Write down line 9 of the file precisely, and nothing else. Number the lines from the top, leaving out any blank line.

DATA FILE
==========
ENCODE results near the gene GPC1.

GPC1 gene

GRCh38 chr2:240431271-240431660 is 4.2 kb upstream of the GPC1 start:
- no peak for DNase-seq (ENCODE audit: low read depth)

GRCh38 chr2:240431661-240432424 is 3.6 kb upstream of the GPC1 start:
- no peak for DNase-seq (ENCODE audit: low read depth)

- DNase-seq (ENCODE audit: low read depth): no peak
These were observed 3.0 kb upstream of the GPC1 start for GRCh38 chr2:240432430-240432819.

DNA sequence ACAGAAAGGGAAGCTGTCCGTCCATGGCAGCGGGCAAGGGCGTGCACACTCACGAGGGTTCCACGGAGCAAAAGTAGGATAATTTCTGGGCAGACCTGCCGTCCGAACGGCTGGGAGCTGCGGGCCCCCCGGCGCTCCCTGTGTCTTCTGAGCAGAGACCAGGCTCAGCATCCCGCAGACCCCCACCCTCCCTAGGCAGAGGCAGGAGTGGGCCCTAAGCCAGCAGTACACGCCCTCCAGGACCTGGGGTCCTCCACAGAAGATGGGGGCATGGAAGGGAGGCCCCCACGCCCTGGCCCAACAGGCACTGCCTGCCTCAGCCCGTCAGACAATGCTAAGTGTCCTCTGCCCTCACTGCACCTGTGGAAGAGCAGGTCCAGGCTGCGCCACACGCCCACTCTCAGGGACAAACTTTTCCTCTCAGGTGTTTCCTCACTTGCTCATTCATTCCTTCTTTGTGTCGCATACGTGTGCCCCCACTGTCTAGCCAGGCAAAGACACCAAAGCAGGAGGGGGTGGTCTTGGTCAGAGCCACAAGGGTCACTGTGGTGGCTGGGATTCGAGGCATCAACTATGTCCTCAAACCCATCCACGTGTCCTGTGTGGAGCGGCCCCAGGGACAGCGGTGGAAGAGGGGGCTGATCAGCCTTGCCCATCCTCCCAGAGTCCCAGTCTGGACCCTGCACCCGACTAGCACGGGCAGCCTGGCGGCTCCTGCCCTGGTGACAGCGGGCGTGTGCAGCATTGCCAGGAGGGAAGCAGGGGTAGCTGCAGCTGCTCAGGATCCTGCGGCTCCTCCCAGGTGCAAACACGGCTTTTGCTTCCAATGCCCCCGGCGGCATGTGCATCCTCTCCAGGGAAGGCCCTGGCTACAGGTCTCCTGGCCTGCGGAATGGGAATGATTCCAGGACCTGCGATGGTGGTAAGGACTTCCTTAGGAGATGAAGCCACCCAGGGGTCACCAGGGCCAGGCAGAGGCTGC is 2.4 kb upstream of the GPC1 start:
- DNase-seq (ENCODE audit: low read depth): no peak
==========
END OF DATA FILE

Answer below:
DNA sequence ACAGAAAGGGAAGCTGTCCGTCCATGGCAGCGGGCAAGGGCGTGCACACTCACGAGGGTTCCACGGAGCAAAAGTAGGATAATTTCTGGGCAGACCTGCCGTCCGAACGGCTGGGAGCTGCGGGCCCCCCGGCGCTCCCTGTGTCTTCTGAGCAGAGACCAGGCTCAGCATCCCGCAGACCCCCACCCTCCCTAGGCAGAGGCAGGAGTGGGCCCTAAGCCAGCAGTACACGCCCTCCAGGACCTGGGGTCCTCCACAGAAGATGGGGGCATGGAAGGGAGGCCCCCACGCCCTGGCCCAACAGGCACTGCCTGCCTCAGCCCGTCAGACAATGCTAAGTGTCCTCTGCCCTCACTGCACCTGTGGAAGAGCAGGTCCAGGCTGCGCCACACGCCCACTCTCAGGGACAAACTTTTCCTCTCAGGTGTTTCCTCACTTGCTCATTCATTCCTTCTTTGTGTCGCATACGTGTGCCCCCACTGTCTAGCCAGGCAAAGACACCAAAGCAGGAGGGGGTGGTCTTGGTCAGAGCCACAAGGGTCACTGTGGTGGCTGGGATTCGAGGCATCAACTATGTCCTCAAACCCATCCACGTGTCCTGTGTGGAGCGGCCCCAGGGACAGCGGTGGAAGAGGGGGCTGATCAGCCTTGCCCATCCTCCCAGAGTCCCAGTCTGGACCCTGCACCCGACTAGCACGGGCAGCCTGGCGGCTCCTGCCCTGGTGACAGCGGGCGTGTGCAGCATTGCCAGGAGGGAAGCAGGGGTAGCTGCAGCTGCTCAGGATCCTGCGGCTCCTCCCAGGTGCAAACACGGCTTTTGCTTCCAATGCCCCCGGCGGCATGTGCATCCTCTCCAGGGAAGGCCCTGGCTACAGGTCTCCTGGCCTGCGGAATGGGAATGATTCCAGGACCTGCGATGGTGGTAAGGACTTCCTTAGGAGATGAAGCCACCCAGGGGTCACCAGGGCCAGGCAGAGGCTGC is 2.4 kb upstream of the GPC1 start: